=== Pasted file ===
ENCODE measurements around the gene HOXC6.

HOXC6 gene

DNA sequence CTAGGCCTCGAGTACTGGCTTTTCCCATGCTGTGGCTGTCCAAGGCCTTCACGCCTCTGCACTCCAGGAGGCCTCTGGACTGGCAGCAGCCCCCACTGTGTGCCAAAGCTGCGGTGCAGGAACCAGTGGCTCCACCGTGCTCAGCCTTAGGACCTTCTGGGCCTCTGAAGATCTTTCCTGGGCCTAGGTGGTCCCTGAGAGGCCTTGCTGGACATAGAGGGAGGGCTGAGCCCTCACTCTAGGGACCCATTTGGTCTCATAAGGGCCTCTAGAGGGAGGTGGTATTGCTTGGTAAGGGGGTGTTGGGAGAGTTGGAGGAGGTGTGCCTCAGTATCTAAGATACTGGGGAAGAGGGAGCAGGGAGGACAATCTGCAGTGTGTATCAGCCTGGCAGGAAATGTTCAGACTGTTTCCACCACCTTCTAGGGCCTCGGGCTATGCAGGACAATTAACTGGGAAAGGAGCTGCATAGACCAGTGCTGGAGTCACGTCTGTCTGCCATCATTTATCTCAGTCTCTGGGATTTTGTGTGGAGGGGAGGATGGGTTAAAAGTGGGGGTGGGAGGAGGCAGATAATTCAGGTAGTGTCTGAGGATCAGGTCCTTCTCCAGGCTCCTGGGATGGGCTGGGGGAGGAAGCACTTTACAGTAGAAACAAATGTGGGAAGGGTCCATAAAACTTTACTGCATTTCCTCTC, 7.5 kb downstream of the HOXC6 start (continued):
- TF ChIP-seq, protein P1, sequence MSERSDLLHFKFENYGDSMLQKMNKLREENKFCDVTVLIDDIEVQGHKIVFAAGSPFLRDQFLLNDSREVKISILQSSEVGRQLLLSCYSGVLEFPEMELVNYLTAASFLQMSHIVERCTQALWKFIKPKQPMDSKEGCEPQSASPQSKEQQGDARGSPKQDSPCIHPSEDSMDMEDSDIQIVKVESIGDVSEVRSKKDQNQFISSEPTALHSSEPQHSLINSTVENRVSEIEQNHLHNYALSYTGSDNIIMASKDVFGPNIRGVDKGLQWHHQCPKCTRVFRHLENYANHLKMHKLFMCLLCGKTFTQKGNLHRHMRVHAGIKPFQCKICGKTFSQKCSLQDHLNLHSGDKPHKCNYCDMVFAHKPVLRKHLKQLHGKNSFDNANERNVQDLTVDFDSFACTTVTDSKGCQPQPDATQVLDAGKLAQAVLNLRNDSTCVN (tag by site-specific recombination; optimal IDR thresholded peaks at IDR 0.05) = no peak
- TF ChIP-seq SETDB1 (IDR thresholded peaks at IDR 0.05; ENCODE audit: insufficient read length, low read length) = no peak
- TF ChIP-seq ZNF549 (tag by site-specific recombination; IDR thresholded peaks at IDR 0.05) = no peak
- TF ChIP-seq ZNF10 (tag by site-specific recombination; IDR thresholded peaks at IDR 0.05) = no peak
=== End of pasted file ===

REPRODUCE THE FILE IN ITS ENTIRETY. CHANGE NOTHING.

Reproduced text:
ENCODE measurements around the gene HOXC6.

HOXC6 gene

DNA sequence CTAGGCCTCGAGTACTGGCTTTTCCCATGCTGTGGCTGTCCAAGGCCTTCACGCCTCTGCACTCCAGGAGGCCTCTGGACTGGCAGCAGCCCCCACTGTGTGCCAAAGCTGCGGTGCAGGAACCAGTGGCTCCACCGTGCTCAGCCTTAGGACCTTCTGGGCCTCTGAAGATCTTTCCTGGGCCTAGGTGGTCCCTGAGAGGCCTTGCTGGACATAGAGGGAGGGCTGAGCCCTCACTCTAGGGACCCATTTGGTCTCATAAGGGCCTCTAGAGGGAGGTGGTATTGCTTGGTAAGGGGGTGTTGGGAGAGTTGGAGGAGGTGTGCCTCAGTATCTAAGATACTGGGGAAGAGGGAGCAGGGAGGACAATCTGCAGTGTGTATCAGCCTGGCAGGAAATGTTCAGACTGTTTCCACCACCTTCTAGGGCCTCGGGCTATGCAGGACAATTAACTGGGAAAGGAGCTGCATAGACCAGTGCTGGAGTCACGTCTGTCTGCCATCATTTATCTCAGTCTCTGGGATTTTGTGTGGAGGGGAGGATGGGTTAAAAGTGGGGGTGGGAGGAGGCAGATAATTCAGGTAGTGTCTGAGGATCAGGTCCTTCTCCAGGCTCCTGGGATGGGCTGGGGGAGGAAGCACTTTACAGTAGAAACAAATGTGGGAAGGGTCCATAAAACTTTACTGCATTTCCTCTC, 7.5 kb downstream of the HOXC6 start (continued):
- TF ChIP-seq, protein P1, sequence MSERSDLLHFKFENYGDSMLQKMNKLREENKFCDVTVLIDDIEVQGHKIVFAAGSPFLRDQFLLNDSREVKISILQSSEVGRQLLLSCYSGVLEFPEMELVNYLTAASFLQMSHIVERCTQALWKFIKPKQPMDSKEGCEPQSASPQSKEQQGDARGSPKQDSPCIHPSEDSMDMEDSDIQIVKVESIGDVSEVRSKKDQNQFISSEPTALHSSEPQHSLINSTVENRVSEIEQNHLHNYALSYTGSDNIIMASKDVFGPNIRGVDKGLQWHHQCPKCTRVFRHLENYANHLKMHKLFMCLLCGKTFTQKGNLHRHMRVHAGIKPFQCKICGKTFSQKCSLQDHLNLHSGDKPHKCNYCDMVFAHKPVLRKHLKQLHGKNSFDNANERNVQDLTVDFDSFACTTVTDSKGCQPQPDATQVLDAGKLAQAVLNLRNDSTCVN (tag by site-specific recombination; optimal IDR thresholded peaks at IDR 0.05) = no peak
- TF ChIP-seq SETDB1 (IDR thresholded peaks at IDR 0.05; ENCODE audit: insufficient read length, low read length) = no peak
- TF ChIP-seq ZNF549 (tag by site-specific recombination; IDR thresholded peaks at IDR 0.05) = no peak
- TF ChIP-seq ZNF10 (tag by site-specific recombination; IDR thresholded peaks at IDR 0.05) = no peak